All of them said my photos were alright, but also gave me vague future times as to when they might be willing to display them.
One afternoon I struck up a conversation with a woman who, as it turned out, ran a gallery. I showed her my photos. She said she liked them, but it wasn't the right fit for her place. However, she offered me a few bucks to buy a couple prints out of sheer pity. Pity money? I'll take it!
After that, I started selling my photographs alongside DVDs of my movie and custom-made BUMDOG T-shirts. Sometimes I would find a good spot to put down a sign that read “SUPPORT BUM FILMMAKING $10 PHOTOGRAPHS, $25 DVDS, $50 T-SHIRTS.” But most of the time I would just meet people on the street, and if they were photographers too, I would show them the photos I had. That's how I crossed paths with Nita Lelyveld and Al Seib from the L.A. Times and met Matthew Forresta who would later write the first article about me in LAist.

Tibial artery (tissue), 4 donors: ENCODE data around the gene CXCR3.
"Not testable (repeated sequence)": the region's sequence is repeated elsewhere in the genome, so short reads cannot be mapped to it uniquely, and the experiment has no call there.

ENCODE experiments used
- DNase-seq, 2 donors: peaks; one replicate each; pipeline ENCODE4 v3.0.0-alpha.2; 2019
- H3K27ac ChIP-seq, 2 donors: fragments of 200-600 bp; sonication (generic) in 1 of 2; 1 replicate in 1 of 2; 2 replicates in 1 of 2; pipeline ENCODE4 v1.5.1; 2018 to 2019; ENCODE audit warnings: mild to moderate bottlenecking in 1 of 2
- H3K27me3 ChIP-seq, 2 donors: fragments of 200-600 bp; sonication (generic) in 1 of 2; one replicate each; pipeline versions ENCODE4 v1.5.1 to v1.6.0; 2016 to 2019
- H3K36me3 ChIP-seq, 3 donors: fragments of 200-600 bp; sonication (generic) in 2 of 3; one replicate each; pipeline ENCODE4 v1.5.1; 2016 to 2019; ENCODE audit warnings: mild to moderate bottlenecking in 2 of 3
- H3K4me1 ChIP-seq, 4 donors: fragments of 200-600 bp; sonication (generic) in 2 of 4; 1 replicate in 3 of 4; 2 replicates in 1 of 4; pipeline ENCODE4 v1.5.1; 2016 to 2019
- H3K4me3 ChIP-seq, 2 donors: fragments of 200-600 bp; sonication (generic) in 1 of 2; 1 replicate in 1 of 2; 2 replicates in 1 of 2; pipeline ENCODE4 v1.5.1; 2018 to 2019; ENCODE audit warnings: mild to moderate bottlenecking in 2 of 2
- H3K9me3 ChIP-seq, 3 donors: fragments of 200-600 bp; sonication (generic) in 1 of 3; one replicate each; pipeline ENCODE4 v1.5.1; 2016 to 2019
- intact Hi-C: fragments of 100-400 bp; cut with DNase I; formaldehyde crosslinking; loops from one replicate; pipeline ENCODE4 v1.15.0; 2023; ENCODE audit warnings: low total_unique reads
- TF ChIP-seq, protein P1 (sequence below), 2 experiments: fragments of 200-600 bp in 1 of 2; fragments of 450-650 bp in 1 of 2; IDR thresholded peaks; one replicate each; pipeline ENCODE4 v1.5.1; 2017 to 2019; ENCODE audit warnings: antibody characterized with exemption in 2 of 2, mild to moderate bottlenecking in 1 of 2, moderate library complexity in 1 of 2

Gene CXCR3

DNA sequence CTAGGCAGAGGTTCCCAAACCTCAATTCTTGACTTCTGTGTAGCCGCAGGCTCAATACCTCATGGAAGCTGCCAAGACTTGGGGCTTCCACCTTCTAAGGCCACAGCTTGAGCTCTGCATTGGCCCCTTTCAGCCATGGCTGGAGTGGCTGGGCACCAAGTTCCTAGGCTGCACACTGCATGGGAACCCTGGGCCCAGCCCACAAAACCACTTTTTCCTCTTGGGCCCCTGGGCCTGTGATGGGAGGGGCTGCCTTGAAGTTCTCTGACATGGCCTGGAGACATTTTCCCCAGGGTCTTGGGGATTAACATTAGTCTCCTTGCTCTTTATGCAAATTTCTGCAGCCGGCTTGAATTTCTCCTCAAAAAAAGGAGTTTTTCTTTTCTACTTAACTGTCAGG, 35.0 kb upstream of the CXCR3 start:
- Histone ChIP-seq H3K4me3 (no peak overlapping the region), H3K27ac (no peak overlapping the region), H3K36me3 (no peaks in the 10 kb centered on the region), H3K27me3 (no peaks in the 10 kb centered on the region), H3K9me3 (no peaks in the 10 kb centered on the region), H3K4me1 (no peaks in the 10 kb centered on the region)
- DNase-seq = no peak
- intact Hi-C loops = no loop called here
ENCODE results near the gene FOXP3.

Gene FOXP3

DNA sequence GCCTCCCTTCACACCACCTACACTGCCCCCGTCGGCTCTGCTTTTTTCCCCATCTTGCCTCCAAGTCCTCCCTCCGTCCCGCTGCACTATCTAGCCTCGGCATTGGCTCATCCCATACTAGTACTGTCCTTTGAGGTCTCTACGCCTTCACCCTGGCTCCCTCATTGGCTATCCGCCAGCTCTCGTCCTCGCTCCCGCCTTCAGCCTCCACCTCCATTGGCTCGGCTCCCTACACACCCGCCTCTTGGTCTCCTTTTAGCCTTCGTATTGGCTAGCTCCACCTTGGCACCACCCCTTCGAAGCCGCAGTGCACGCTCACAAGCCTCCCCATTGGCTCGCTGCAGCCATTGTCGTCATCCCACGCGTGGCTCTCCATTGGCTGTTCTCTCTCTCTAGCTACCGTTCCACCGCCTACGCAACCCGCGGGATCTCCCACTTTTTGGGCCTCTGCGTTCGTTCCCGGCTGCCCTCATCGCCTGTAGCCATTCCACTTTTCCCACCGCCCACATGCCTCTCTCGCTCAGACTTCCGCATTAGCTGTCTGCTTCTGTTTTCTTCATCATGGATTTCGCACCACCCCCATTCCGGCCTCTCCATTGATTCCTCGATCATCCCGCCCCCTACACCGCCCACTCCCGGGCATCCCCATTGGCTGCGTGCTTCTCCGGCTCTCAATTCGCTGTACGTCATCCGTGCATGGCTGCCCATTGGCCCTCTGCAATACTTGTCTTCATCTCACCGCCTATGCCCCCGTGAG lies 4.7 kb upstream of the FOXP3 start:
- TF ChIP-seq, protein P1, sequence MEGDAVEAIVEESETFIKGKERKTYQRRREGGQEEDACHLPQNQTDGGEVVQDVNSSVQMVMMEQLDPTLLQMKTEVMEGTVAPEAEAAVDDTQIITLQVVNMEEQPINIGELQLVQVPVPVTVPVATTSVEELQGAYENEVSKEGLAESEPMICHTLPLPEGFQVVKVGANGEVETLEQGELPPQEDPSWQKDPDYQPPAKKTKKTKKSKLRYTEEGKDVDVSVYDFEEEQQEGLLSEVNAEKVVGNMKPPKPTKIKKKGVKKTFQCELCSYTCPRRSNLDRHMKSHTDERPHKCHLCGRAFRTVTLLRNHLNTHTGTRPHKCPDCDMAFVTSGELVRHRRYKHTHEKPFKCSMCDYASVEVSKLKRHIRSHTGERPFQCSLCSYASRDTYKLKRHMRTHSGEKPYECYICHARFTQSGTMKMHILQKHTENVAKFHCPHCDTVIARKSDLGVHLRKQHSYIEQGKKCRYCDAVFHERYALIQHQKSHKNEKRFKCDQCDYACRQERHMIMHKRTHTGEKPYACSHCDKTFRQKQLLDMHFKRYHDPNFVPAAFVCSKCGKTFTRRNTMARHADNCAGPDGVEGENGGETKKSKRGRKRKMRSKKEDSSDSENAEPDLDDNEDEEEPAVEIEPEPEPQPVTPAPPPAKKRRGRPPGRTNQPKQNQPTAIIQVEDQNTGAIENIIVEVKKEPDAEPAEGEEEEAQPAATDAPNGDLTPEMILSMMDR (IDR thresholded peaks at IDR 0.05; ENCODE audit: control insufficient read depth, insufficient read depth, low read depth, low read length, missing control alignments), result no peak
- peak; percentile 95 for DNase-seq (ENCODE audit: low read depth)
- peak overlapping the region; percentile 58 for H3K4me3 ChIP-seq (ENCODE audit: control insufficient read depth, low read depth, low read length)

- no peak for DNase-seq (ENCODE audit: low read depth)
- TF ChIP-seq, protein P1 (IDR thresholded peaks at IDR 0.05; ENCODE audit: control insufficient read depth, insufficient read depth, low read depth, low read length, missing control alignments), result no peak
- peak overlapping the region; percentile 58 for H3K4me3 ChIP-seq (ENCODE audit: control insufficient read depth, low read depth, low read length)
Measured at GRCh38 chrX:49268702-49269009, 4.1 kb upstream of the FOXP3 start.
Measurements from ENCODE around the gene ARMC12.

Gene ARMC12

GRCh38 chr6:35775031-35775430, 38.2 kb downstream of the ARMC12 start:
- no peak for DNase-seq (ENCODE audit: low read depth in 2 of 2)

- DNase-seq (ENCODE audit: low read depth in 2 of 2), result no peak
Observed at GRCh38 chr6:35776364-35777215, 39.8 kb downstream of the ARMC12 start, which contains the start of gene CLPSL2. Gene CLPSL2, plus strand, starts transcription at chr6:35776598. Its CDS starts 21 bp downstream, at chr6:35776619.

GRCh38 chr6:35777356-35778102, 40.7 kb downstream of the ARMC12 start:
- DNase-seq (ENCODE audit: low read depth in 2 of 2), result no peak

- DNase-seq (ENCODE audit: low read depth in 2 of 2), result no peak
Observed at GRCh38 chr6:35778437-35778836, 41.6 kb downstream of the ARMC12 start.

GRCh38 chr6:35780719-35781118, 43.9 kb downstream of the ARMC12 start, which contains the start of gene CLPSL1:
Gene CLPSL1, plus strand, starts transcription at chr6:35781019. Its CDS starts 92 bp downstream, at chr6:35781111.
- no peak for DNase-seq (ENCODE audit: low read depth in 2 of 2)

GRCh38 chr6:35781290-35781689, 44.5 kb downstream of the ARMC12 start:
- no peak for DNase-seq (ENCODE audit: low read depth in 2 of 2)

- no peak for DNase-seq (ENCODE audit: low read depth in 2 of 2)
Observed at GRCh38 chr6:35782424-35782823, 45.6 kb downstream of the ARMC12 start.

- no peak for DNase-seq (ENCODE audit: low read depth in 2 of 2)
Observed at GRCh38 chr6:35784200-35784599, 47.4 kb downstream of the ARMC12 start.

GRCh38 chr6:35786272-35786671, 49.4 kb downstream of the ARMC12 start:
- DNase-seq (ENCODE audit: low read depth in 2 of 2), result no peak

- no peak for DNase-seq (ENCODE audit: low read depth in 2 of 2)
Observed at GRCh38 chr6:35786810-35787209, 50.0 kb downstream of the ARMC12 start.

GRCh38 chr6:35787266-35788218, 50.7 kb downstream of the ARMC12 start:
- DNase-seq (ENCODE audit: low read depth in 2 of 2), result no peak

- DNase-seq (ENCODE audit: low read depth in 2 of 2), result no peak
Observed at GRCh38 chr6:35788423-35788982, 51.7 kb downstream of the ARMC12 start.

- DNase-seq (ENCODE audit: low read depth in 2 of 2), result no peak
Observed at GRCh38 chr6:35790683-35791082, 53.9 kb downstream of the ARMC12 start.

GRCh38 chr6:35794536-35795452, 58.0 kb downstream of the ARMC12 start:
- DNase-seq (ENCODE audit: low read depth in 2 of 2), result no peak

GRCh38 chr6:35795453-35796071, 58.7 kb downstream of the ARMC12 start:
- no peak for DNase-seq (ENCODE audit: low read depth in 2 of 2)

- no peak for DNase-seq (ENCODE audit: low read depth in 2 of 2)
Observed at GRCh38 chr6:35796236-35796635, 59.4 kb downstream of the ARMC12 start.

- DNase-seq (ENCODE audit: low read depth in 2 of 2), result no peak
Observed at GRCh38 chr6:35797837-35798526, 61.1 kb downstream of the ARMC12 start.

LEFT: Some photographs I printed out. RIGHT: (Left to right) L.A. Times photographer Al Seib, Chef Alberto Lazzarino and L.A. Times columnist Nita Lelyveld, who I bumped into on Beverly Boulevard, looking over some of my photographs. Nita would later buy some photos and mention me in her column.
In January, I had to have an operation on my hip, and was laid up in an East L.A. rest/recovery home for five months. I left right before my birthday on May 25, back onto the streets in the Fairfax district.